Stories of certain individuals reaching beyond their bearings, their limits, their self-perceived boundaries, are common throughout the globe. For many Greek legends (and tales based on them) heroes fell to their pride and curiosity; in Irish mythos 'love' (or trust) was the hero's fatal decision and in Chinese Buddhist philosophy it was impulsiveness and willing ignorance. Despite their differences in personality failings or 'quirks,' they all have a similar core theme of warning; life is to be valued as an entity beyond the self (whether it be God or not), and a figure who attempts to disrupt this natural flow is to be punished by some means. Mary Shelley's novel Frankenstein is a more modern (yet classic) example of this theme. Which, in itself, is an homage of sorts to the Greek myth "Prometheus" as well as the older Christain-Pagan epic, Paradise Lost by John Milton.
A scientist, Dr. Frankenstein, takes the ability to give life into his own hands and attempts to play God (or control nature) in the process; he soon regrets this decision and spends the majority of the story hunting his (relatively) innocent creation down to right his wrong. Frankenstein, being a fantastic novel of complicated themes and motives, I will leave to your own time to read and comment on as you will.
No; what I want to discuss today is the fascinating phenomenon that is the "Death Note" musical and, more specifically, how its message has transcended and transformed through various cultures and mediums.
First, what is 'Death Note?'
Written within the span of 2003-6, "Death Note" is a Japanese Manga series by Tsugumi Ohba, that follows a young high school student who finds a black notebook while walking home. This notebook, you've probably have guessed, is titled "Death Note;" it is further clarified, that any name written in this notebook (with a face in mind) shall die within the span of forty seconds. Light Yagami, our student, decides to test out this strange tool after a slight moment of hesitation:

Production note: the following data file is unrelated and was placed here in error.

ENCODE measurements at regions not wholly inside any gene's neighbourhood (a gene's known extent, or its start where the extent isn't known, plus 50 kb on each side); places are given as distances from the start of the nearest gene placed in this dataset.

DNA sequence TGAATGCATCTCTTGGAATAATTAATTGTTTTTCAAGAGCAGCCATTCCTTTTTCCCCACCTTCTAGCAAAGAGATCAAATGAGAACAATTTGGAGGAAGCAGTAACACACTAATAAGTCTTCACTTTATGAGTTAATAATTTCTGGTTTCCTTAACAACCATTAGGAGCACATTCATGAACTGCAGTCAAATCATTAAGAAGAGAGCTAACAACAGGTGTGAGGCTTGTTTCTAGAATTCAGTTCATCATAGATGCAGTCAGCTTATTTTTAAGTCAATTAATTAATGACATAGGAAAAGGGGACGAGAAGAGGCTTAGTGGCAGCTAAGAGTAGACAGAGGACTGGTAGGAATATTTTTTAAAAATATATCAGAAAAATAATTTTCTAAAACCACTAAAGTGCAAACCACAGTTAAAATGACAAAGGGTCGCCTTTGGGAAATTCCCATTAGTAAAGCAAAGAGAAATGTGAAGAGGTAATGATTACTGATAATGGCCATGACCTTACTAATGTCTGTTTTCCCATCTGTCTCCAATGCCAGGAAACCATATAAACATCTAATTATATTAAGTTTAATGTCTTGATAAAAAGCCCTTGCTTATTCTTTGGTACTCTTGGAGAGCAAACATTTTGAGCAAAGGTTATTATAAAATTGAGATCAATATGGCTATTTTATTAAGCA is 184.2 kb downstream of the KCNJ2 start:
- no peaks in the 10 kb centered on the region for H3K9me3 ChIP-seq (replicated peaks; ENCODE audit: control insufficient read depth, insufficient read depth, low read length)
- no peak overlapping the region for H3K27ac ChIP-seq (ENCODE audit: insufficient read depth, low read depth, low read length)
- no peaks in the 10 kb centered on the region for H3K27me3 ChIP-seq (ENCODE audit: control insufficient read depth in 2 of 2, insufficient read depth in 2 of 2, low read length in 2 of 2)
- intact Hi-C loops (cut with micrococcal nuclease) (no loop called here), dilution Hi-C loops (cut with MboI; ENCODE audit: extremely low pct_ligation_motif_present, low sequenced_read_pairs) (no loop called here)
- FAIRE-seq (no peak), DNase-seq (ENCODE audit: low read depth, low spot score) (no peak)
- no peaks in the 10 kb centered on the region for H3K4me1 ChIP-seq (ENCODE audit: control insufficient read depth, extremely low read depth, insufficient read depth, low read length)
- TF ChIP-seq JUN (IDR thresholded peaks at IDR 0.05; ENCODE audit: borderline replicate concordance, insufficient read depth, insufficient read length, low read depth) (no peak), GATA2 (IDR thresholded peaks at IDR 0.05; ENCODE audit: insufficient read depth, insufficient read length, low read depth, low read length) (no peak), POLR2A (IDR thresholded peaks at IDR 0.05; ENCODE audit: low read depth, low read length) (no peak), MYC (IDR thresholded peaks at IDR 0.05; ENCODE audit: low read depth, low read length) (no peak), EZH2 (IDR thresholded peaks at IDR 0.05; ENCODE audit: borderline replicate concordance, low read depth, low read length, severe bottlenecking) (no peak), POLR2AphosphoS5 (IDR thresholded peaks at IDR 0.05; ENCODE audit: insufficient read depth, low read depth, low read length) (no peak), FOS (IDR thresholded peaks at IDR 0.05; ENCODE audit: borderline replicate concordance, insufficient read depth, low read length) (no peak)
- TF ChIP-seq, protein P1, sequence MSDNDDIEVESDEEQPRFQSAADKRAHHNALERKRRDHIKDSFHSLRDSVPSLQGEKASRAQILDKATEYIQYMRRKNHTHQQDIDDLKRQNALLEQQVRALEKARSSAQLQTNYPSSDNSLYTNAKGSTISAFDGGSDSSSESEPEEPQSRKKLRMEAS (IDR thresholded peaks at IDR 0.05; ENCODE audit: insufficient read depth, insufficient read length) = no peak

"Wait...on the off chance that someone really dies... Would that make me a murderer?... Yeah right. It's completely impossible."
With his new resolve, Light writes the name of a criminal shown on live news--Kurou Otoharada, who at that moment is holding eight hostages at a daycare center. Forty-five seconds later, as the news continues to watch the scene, Light concludes that the Death Note is a sham; until the hostages come running out of the building, and it is found that Kurou is dead by a heart attack. It is soon revealed, that the "Death Note" had a previous owner, a horrific creature known only by the name Ryuk.
The "Death Note" is, in fact, a tool used by shinigami (such as Ryuk) to reap the souls of humans--since the notebook has touched the human realm though, it is now considered an object of mortal possession; it is Light's Death Note to use as he will. However, those who write in the Death Note:
"will feel the fear and pain known only to humans who have used the notebook. And when it's your time to die, it will fall on me to write your name in my [new] Death Note. Be warned, any human who's used a Death Note can neither go to heaven or hell for an eternity. That's all." --Ryuk